Single premium immediate annuities are advertised as a way to reduce longevity risk – the risk of outliving one’s life savings. Indeed, increased life expectancies also increase the severity of the myriad retirement risks that retirees face. The temptation to use the safety net provided by the immediate annuity is even greater. However, careful assessment of the pros and cons of Single Premium Immediate Annuities (SPIAs) is necessary.
== Pros ==
♦ Lifetime income
SPIAs take one cash (or other liquid asset) lump sum and convert it to a reliable income stream. This income stream is available to the annuitant until death. For example, if an annuitant purchases a SPIA for $200,000, and actuaries determine the life expectancy to be an additional 15 years with a rate of return of 8%, the monthly payment for life would be $1,911. Even if the annuitant lives beyond the life expectancy, he would still receive the payment until death. This is one of the major selling points of the immediate annuity.
♦ Reliable income source
The annuity provider is obligated to make the payment stipulated in the annuity contract, regardless of the state of the market. A few SPIAs are index-linked, making those payments somewhat volatile. In any event, there would be a base guaranteed payment for such annuities. Purchasing the immediate annuity reduces the retirees’ exposure to market risk and provides an income stream that can be relied on.
The “annuitization rate” of the immediate annuity (the income per thousand dollars of capital) is typically higher than would be obtained in other income options like bonds and Money Market Funds. Single Premium Immediate Annuities are typically two percentage points higher than the income from the other income options. The reason for this is that the immediate annuity is purchased in exchange for income, making it a long-term plan. When funds are committed, rates of return are higher to compensate for the loss of liquidity.
♦ Income tax advantages
A substantial part of the income from the immediate annuity is tax exempt. The percentage that is tax-exempt is based on the relationship between the interest and the principal. For example, if your annual payment from an immediate annuity is $10,000, based on the exclusion ratio (principal/principal + interest) the tax-exempt amount could be $6,000. The tax treatment depends on the state or country in which you reside; consultation on the effect of this (particularly on large sums) is advised.
♦ Estate planning
The link between annuities and estate planning are not obvious, but gift/charitable single premium immediate annuities can be used as an estate-tax reduction strategy. Since annuities seek to liquidate part of an estate, it can be used to manage estate tax thresholds – that is, to reduce or eliminate the dreaded estate tax. In addition to this, annuity settlement options give the annuitant the option of allowing beneficiaries to receive the income should they pass on. The implications for rights and benefits depend on the option selected. The main options are period certain, joint survivor and refund.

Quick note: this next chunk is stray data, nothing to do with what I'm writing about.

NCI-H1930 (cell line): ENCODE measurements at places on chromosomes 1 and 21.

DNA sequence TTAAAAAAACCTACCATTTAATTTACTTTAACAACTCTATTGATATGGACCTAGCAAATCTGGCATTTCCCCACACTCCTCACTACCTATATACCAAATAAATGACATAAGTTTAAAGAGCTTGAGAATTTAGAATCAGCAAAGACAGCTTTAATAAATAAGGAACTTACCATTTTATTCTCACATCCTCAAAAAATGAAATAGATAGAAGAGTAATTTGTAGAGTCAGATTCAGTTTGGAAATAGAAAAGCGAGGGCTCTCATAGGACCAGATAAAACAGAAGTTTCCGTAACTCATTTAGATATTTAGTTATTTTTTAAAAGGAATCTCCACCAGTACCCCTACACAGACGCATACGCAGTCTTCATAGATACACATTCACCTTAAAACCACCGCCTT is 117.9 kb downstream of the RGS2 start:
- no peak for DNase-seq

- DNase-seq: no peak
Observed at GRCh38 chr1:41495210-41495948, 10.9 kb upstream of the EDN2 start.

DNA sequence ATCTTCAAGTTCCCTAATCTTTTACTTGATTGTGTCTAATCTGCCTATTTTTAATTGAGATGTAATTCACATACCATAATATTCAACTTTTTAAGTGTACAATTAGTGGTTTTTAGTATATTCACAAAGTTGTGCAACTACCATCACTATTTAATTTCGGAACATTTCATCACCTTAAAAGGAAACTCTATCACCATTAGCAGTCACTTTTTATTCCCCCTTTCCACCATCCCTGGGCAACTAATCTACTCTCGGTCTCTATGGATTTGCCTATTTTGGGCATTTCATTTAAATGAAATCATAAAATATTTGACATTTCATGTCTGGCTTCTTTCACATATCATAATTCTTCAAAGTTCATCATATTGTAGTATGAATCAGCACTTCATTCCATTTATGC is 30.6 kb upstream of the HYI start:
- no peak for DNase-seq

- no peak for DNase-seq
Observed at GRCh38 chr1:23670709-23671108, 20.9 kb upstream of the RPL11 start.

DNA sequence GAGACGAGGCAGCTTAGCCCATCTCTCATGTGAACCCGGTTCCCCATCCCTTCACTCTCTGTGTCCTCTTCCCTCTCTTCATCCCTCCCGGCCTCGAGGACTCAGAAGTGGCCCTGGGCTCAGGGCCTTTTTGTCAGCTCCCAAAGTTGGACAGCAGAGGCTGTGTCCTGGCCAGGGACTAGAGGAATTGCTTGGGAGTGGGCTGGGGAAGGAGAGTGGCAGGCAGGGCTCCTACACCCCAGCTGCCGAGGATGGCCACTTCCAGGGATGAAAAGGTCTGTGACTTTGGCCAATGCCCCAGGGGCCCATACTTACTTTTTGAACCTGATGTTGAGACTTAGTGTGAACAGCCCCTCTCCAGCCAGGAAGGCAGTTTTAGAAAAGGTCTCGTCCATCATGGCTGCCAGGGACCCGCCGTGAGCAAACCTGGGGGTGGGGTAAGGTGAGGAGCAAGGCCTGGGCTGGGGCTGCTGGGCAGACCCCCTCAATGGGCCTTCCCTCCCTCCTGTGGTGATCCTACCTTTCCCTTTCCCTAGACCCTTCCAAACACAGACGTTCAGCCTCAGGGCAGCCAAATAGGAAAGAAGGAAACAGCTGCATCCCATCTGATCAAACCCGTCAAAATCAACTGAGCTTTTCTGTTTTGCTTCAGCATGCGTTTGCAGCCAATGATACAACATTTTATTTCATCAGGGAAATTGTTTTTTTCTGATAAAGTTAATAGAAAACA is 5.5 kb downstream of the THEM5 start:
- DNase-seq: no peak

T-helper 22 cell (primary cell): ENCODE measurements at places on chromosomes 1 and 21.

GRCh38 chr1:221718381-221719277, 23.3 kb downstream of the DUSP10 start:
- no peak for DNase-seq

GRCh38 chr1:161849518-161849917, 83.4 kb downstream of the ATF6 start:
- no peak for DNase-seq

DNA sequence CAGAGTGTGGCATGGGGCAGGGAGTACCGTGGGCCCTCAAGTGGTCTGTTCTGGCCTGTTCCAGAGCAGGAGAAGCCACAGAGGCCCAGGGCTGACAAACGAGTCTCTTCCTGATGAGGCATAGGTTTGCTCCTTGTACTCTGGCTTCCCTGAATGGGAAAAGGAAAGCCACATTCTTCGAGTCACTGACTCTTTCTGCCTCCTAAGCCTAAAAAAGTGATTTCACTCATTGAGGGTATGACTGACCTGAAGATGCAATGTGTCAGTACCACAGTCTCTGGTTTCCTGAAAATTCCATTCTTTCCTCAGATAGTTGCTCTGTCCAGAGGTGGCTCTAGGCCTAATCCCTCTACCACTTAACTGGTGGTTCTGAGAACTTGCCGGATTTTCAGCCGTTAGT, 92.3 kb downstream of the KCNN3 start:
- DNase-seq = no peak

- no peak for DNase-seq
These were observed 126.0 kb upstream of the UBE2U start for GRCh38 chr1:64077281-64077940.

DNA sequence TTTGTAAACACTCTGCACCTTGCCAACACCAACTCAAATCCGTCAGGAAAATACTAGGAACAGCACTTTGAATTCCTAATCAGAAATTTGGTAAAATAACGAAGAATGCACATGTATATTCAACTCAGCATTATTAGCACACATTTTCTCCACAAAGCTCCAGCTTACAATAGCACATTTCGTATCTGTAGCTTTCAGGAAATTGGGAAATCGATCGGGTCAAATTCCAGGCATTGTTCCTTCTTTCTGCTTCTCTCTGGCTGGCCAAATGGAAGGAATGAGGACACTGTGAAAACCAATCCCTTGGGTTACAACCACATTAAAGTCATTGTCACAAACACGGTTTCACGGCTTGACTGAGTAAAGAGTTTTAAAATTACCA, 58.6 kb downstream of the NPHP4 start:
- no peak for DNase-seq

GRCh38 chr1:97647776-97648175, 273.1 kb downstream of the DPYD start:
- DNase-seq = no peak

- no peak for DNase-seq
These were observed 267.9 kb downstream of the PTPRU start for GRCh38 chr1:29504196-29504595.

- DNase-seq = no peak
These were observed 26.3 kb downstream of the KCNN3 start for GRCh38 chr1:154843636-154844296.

♦ Safety from creditors
Proceeds from SPIAs are protected from creditors. The immediate annuity is also a way to protect the lump sum invested, since that lump sum no longer forms part of your asset base.
== Cons ==
♦ Savings loss or reduction
The SPIA requires that the policy owner relinquish rights and ownership of the fund used to purchase the annuity. If you invest in a Money Market Fund, you can withdraw from it and benefit from the return (income) as well. With the SPIA, you benefit from the income only. You purchase lifetime income in exchange for the lump sum as part of the contract. The immediate annuity therefore significantly reduces your liquid net worth.
♦ Decision to buy is irreversible
In addition to losing liquidity, once you have received your first payment from the provider, you cannot cancel the immediate annuity. In the majority of cases, the annuity purchase is irreversible. Therefore, you have to exercise due care in making the decision to purchase and in selecting the amount that you are willing to part with.
♦ Annuity guarantees are only as good as the annuity provider
While immediate annuities provide safety and guarantees to the annuitant, the promise is only as strong as the provider making it. In times of recession, it is possible for annuity providers to become insolvent or illiquid. While these annuity providers are regulated and must show that they can meet liabilities by maintaining a stipulated level of liquidity, the guarantee is not typically 100% certain.
Other demerits of single premium immediate annuities are the inflation risk posed when the payments are fixed and the increased opportunity cost incurred by the loss of liquidity. The immediate annuity can benefit many persons and can serve the purpose for which they were created. However, this is not a given. Before purchasing a SPIA, critically analyze the effect of the pros and cons on your financial circumstances.